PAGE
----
Holding Fast

Times Staff Writer

At 10 in the morning, on a blood-red track that bakes in the summer months under the blazing sun and shivers in the damp cold of the Carolina winters, the sound of the footsteps of the world’s fastest man carries out to the stands of tall pines beyond the chain-link fence, then drifts away into the sky.

Tim Montgomery is alone.

Rain, snow, sun, heat, breezy, buggy, summer, winter, spring or fall -- Montgomery shows up at the track at 10. By himself. For more than six months now, pretty much since he ran faster than anyone has ever run 100 meters, he has had no coach. He has had only Marion -- Marion Jones, his partner, the world’s most famous female sprinter, mother-to-be of his child. When she can, she shows up to film his workouts.

In track and field circles, what Montgomery is doing is more or less heresy. A sprinter works with a coach. That is that. But Montgomery has had no coach. It doesn’t matter, he said as he readies for the U.S. outdoor championships that start today in Palo Alto. It’s only one more obstacle. What is one more challenge in a life with a path mined with obstacles, littered with doubters?


“I am a true believer,” he said, humble before his God, manifestly sure of himself at the starting line.

“I’ve been brought up in church and I believe that you’ve got to have faith,” he said. “You’ve got to believe in something so bad and put God first. And all these obstacles ... I never [believed] I couldn’t break the world record.”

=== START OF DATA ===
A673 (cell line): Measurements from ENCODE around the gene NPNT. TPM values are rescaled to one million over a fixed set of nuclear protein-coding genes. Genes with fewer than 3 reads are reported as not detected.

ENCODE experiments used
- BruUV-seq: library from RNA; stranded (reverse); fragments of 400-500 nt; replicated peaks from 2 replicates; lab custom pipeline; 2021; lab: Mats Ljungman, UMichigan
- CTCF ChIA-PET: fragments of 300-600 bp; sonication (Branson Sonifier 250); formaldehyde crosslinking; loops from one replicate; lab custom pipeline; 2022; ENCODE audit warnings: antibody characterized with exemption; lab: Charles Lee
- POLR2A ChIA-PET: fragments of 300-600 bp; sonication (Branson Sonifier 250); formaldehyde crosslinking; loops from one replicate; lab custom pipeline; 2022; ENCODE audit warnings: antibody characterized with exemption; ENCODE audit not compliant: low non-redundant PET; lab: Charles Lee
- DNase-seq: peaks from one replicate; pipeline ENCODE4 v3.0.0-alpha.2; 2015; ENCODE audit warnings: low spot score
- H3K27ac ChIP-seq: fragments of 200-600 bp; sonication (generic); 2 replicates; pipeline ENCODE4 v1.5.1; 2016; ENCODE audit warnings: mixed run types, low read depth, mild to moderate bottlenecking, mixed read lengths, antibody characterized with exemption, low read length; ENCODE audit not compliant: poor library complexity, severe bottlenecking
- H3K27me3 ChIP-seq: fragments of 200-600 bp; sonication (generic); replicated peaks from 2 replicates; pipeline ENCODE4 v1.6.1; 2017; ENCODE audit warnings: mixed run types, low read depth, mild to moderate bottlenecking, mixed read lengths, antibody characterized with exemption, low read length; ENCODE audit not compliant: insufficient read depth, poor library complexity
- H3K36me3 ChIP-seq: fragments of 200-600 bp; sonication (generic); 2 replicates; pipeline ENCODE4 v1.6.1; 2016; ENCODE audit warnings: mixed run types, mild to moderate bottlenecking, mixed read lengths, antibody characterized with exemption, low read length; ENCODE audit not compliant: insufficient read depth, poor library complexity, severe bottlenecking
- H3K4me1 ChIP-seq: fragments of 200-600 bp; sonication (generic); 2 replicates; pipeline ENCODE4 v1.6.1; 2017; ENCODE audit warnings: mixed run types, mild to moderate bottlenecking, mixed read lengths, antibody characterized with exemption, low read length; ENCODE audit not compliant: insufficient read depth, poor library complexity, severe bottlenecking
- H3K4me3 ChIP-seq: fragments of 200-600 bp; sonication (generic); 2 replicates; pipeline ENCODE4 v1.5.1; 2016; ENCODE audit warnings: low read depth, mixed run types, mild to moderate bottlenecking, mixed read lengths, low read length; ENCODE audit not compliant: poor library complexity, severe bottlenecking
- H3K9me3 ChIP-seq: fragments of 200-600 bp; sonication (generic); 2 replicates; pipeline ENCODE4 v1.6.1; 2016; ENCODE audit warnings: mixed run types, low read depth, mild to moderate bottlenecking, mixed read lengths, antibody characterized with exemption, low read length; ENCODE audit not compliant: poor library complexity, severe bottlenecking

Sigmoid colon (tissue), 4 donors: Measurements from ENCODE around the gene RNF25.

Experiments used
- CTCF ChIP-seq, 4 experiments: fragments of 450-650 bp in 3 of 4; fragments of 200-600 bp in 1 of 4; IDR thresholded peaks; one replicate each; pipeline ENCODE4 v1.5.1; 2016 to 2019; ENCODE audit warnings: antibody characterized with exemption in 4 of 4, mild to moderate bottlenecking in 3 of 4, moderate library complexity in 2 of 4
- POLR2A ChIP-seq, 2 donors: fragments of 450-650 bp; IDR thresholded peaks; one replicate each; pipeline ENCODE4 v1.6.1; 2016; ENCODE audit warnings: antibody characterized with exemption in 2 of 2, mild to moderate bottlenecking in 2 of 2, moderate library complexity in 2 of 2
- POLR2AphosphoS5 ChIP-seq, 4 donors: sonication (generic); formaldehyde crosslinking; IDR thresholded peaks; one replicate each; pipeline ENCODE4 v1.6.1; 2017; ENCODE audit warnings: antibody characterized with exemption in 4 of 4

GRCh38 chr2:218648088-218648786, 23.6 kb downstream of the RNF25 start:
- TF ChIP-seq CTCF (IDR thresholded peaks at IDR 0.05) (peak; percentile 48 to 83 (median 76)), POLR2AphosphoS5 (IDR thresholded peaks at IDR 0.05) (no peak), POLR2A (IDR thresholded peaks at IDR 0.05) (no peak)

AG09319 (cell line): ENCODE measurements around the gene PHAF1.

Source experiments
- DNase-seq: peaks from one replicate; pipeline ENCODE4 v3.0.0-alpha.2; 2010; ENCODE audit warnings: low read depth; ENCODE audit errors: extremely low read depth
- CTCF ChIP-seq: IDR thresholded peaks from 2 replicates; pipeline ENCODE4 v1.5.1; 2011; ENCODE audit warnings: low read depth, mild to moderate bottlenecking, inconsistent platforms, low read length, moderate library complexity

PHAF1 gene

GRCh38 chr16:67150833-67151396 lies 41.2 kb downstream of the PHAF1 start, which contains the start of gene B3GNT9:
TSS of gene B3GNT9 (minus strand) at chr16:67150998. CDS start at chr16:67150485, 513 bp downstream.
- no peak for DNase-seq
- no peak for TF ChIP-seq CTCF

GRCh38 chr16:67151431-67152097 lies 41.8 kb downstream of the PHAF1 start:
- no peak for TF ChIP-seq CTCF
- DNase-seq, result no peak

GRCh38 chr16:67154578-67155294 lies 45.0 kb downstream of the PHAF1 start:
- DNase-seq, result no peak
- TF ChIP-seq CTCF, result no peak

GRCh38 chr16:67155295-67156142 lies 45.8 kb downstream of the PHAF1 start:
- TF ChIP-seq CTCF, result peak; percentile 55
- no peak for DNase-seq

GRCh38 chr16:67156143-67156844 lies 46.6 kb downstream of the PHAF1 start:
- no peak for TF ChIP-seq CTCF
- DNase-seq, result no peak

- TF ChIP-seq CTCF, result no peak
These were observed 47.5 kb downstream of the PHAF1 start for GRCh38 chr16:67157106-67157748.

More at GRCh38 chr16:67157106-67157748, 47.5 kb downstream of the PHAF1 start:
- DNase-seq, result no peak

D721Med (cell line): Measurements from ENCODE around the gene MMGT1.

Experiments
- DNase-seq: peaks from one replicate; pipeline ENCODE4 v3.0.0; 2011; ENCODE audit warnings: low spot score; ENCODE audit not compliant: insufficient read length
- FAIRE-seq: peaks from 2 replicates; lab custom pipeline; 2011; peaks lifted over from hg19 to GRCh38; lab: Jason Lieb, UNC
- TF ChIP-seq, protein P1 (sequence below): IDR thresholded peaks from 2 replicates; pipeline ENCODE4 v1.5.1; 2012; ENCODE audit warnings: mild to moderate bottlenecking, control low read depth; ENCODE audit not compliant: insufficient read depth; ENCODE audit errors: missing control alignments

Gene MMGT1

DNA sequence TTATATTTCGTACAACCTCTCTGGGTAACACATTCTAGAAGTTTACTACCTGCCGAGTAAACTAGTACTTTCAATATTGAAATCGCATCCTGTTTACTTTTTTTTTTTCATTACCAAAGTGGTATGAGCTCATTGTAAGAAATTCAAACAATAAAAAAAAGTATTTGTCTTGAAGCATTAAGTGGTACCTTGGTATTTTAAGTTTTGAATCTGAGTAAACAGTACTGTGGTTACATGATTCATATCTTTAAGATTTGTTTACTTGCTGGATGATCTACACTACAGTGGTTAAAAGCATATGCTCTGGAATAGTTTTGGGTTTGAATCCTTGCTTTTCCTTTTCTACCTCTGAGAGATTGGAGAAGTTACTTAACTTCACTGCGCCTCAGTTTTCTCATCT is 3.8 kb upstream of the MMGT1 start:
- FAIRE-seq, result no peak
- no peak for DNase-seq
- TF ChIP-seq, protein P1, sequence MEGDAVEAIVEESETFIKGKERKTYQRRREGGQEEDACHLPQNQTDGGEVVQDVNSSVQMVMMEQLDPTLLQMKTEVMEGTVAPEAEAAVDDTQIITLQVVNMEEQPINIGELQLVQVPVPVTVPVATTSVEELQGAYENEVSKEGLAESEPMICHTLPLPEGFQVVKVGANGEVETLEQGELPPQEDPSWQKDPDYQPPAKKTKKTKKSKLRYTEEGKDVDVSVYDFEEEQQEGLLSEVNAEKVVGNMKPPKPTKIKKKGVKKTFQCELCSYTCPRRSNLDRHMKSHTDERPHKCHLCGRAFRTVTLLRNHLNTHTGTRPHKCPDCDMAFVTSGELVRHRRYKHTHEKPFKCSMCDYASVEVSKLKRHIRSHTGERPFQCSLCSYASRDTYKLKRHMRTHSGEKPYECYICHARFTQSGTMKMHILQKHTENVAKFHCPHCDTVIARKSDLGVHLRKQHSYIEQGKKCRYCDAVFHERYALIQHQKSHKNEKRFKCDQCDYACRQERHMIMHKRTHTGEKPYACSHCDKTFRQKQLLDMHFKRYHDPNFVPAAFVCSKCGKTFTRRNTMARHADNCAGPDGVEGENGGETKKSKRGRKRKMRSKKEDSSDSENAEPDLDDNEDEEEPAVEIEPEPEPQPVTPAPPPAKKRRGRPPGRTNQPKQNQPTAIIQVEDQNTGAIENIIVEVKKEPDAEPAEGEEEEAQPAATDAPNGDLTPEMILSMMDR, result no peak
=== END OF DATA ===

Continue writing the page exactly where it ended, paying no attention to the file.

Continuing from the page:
Last September in Paris, Montgomery ran the 100 in 9.78 seconds. Maurice Greene had run 9.79 in 1999. Greene won the 100 meters in the 2000 Sydney Olympic Games. Montgomery hadn’t even qualified for the Olympic 100. So how is it that Montgomery, of all the sprinters in the world, would be the one to lower the mark to 9.78?

God-given talent. And faith. And Marion Jones.

Montgomery is blessed with talent -- unbelievable talent, for he is 5 feet 9, perhaps 160 pounds, racing against chiseled blocks who often tower over him and outweigh him by 40 pounds or more.

Growing up in Gaffney, S.C., all he ever wanted to be was a football player.

But when he got to high school, it was clear, even to him, that he was too small to play ball. So to earn a black-and-gold Gaffney Indians letter jacket, to be somebody, his only real option was track. If he ran and won four races, he said, he could get that jacket.

His first race, he showed up at the start line and all the other runners settled into something called blocks. He had no idea what they were.


“So I went from a standing start. The [official] looked at me, he said, ‘Uh, when you do that type of start, you have to stand completely still.’ So I had to let the rest of the people go and then I went,” he said. “I ended up winning the race.”

At the regional meet, he squared off against a star athlete named Stephen Davis. Davis wore the blue and gold of the rival Spartanburg Vikings. This was the race Montgomery needed for the jacket.

“Everybody on the football field was terrified of Stephen Davis: ‘Stephen Davis was the best. Stephen Davis was the best.’ So the regionals, I ended up beating Stephen Davis. And that’s when I fell in love with track and field. I fell in love with the odds being against me and me overcoming the odds.”

Davis, now with the Carolina Panthers after starring for several seasons with the Washington Redskins, got his revenge later that spring at the state meet. Montgomery can still remember the times. So can Davis: Davis, 10.28. Montgomery, 10.34. “The only race I lost in high school,” Montgomery said.